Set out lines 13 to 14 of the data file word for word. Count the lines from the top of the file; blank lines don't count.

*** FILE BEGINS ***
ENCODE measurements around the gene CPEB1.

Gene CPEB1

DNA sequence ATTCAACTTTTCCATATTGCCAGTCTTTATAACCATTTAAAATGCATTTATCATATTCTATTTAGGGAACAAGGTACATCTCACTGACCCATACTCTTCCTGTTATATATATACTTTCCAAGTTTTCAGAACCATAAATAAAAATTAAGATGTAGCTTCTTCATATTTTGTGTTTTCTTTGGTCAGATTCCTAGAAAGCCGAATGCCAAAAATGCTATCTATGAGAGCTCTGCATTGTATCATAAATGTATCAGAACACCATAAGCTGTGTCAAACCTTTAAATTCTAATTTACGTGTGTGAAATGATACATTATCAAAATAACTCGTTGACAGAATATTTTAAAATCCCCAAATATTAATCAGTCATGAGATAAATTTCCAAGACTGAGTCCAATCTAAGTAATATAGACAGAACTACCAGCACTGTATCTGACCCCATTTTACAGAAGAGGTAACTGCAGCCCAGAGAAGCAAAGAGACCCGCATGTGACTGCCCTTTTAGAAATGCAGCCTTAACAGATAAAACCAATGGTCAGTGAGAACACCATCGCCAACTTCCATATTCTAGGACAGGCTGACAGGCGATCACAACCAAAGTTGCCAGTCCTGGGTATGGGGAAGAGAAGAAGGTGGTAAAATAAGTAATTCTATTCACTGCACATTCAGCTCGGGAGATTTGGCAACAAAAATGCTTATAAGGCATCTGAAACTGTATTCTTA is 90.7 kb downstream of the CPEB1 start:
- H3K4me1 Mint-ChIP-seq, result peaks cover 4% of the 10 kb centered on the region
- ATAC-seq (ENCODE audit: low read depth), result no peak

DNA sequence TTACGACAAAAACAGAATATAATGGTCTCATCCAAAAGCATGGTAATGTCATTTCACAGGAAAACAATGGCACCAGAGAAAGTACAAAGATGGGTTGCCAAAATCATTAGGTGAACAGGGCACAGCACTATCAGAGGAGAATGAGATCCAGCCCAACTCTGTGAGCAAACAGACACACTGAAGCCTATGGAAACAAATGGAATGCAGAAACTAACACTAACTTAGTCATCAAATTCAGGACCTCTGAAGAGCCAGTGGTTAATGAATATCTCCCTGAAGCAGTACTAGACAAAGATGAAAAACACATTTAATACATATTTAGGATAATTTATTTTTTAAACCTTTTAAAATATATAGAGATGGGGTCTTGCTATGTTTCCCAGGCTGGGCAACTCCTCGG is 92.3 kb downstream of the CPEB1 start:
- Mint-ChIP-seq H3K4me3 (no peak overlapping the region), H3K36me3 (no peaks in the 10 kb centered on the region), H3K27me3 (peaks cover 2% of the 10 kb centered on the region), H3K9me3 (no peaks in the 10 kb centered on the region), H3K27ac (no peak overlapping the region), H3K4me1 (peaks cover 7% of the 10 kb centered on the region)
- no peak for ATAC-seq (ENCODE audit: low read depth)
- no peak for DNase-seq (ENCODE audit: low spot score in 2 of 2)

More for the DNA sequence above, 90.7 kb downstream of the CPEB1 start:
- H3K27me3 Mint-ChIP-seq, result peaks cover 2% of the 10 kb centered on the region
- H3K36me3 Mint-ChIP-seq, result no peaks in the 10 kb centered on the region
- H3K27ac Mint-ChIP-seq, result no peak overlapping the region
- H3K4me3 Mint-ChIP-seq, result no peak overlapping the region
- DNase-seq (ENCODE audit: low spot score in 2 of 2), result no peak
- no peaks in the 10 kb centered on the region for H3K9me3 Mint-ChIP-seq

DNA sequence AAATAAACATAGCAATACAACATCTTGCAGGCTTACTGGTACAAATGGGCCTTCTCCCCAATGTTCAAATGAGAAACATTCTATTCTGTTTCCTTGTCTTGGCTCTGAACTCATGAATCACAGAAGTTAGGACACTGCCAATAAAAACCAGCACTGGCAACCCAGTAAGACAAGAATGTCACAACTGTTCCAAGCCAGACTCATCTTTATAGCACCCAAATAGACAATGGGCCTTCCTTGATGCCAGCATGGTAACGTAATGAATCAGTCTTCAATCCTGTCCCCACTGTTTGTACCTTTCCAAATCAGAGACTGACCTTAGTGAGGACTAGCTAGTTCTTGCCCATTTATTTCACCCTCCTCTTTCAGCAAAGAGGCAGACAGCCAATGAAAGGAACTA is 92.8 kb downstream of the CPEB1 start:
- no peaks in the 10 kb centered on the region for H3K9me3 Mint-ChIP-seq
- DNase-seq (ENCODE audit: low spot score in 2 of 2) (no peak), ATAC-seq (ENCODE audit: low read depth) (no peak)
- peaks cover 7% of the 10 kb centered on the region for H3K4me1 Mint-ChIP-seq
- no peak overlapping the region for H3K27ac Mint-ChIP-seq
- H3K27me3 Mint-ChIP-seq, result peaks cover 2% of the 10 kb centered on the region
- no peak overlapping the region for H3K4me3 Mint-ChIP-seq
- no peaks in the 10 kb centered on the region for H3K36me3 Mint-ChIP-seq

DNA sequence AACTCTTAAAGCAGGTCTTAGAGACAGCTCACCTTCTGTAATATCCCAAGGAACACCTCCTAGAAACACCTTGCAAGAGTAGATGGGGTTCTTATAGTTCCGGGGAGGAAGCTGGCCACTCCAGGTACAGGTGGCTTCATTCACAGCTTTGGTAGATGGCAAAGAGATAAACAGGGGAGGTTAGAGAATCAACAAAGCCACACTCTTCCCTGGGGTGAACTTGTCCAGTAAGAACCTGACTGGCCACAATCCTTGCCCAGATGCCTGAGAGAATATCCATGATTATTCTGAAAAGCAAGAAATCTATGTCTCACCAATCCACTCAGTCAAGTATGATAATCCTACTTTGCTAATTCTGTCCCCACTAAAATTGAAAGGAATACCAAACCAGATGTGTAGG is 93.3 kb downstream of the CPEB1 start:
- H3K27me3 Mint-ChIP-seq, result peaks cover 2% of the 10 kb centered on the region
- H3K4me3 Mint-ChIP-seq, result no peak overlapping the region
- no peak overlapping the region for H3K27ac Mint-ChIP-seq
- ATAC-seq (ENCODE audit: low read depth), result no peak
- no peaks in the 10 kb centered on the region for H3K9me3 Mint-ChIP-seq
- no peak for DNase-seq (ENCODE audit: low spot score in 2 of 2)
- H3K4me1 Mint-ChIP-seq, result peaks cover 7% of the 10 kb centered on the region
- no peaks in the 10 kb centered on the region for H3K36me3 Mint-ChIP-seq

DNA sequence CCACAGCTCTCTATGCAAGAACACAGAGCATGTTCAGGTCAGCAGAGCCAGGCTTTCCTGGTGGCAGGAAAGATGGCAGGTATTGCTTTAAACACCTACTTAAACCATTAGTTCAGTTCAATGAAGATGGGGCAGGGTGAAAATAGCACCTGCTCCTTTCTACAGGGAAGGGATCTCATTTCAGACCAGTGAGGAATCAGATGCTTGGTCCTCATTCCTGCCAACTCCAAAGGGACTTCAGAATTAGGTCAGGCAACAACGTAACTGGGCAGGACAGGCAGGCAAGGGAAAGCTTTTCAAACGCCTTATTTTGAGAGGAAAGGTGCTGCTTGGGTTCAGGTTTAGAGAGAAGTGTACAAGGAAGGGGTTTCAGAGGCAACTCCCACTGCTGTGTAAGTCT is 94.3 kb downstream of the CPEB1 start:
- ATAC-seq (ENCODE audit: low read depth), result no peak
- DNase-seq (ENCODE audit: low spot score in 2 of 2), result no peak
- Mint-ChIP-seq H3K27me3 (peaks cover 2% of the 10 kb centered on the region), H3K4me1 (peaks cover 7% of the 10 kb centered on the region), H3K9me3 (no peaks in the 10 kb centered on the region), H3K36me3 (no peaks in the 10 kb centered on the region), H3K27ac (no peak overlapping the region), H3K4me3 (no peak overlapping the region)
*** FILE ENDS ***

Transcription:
- H3K27ac Mint-ChIP-seq, result no peak overlapping the region
- H3K4me3 Mint-ChIP-seq, result no peak overlapping the region